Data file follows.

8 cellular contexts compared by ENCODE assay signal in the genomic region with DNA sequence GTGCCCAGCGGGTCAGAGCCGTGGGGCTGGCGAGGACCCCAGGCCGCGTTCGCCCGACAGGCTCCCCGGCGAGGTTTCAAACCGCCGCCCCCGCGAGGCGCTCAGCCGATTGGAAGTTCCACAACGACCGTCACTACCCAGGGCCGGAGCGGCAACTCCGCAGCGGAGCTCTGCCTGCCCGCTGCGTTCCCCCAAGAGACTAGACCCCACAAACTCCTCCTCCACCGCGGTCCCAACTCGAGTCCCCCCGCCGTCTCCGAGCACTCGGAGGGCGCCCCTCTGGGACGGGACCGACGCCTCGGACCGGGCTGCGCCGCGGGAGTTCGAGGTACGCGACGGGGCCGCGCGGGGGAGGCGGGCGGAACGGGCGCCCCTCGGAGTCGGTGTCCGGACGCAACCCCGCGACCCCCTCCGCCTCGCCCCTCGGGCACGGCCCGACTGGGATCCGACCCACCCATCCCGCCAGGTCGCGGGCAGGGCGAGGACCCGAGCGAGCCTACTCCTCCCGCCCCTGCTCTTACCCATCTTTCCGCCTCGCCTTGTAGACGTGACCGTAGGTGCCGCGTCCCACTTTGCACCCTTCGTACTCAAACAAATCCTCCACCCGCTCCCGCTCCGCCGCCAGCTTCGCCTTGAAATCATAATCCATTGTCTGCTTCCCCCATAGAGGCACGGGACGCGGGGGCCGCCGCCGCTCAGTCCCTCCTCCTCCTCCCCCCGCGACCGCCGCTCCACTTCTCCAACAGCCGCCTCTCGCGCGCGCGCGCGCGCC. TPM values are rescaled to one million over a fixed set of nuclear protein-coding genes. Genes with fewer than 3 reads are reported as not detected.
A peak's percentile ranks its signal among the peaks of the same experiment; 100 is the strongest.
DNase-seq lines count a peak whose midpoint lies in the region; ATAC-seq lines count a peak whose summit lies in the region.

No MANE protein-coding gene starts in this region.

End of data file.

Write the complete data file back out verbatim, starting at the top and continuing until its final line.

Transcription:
8 cellular contexts compared by ENCODE assay signal in the genomic region with DNA sequence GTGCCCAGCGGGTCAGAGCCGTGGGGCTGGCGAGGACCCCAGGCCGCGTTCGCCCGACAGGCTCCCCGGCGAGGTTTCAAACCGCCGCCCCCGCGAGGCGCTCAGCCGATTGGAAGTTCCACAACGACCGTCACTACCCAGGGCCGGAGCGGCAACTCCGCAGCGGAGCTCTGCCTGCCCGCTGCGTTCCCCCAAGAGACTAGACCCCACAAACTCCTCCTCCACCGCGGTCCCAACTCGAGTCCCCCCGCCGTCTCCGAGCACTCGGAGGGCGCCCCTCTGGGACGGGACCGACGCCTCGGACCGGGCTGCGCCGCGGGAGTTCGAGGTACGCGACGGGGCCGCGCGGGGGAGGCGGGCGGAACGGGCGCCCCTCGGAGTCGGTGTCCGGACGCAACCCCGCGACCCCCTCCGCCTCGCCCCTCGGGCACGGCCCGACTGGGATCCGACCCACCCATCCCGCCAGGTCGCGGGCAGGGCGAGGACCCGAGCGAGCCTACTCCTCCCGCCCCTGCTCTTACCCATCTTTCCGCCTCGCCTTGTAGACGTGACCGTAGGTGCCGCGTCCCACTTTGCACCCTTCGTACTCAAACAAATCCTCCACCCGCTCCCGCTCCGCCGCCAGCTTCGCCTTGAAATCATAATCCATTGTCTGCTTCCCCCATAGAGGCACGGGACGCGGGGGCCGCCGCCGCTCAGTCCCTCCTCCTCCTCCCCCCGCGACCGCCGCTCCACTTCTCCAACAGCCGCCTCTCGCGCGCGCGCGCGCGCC. TPM values are rescaled to one million over a fixed set of nuclear protein-coding genes. Genes with fewer than 3 reads are reported as not detected.
A peak's percentile ranks its signal among the peaks of the same experiment; 100 is the strongest.
DNase-seq lines count a peak whose midpoint lies in the region; ATAC-seq lines count a peak whose summit lies in the region.

No MANE protein-coding gene starts in this region.